For a location that inhabits the distinguished dark purple of the Monopoly board an exciting history is a given and 1851 was a particularly exciting year in the W1 story. The year of inception for QueenVictoria’s Great Exhibition in Hyde Park was a seminal demonstration of Great Britain’s status, and recognition of the fashionable prominence of the London district. The same year saw the addition of Flemings’ Hotel to the increasing luxury of the illustrious Mayfair and a striking stained glass window in the hotel commemorates the neighbouring exhibition, held across Hyde Park.
Receding calmly from the hustle of Mayfair, the townhouses Flemings inhabits bespeak the elegance of its roots. The hotel has provided a home-from-home for guests since its opening in 1851, earning it the time-trusted reputation as one of London’s oldest hotels.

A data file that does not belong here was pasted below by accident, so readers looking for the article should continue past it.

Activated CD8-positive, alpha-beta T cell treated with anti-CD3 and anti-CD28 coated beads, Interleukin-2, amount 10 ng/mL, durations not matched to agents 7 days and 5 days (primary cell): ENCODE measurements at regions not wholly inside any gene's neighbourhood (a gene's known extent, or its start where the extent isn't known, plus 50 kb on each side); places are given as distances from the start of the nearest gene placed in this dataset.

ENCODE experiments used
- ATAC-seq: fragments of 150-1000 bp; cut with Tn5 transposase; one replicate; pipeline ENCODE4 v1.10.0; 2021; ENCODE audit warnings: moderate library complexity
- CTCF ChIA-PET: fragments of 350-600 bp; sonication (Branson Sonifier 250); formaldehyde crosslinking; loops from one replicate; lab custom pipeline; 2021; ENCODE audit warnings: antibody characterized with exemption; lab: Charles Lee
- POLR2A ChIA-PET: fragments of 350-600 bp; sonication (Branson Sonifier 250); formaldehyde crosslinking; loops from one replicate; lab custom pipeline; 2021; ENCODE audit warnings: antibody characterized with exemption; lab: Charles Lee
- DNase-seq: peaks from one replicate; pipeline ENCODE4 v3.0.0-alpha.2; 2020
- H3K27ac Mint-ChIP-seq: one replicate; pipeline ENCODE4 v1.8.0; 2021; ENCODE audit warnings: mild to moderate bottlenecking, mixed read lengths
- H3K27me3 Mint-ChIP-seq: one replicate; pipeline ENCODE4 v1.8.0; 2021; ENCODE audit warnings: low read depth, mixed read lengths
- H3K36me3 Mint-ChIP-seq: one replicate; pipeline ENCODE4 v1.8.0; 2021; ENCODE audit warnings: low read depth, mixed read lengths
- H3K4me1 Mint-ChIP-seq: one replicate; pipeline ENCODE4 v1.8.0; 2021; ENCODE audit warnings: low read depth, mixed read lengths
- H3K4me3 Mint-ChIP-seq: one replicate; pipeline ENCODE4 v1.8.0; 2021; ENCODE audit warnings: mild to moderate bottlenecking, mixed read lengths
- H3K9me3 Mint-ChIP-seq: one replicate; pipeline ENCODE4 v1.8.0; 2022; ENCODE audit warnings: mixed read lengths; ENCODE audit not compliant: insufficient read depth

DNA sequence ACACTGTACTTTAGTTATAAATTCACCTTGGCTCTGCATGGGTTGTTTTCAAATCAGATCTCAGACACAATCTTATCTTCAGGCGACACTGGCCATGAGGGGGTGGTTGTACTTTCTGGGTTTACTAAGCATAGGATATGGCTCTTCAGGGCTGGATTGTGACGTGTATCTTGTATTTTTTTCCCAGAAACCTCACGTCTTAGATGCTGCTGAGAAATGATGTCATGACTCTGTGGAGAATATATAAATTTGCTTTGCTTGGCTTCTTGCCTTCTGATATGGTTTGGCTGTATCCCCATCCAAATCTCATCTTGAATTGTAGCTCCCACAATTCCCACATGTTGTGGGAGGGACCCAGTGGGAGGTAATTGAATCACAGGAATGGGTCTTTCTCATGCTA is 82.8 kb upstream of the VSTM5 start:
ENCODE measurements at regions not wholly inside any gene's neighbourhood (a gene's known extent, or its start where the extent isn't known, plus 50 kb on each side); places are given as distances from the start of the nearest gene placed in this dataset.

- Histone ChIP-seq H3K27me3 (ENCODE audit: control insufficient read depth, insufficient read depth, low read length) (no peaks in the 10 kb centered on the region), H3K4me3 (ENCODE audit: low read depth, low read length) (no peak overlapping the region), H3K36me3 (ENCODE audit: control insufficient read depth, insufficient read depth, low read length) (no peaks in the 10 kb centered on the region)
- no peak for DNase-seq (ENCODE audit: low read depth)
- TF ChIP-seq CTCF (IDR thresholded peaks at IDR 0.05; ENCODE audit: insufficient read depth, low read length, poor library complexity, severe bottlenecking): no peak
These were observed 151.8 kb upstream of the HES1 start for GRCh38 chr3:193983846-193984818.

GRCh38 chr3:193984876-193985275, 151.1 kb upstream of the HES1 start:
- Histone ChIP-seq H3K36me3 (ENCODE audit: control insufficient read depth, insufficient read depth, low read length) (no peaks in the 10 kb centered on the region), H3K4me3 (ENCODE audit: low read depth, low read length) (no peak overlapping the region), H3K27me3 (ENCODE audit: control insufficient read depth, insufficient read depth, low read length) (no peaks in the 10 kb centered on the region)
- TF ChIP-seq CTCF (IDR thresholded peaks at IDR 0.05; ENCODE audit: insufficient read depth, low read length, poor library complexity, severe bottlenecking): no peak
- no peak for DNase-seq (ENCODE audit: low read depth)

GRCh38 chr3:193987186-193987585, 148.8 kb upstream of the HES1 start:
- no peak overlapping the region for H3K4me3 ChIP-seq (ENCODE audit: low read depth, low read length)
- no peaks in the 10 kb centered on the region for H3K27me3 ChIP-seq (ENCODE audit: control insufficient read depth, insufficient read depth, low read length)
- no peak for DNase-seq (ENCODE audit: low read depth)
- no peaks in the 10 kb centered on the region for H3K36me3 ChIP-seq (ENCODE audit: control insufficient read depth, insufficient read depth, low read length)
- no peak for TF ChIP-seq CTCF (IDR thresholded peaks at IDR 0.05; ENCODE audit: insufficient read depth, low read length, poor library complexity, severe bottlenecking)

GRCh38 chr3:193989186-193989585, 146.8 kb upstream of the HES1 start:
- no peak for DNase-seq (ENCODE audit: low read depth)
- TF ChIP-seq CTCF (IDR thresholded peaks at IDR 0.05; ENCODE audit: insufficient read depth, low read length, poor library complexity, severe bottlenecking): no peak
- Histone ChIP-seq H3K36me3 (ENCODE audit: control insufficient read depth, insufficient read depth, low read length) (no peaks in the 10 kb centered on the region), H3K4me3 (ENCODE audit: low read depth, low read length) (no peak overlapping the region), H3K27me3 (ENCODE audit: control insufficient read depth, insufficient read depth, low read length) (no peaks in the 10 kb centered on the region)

As servant and valet to the Marquis and Marchioness of Anglesey, hotel founder Robert Fleming knew a thing or two about service. Flemings’ Hotel is first documented as a lodging house at 10 Half Moon Street in the 1852 London Post Office Directory. By 1855, Fleming had expanded the property and, from humble beginnings, he is described as running a ‘Private Hotel’ at 9 & 10 Half Moon Street. By 1883, 41 Clarges Street had been added to the property and Flemings of Mayfair was truly established.
The recent redesign offers a fusion of the Georgian elegance of the interconnecting townhouses, which have stood on the site since 1730, and a lush contemporary design which gives a unique 1950′s Mayfair spin.
You can read more about the recent refurbishment in our interview with designer Grant White.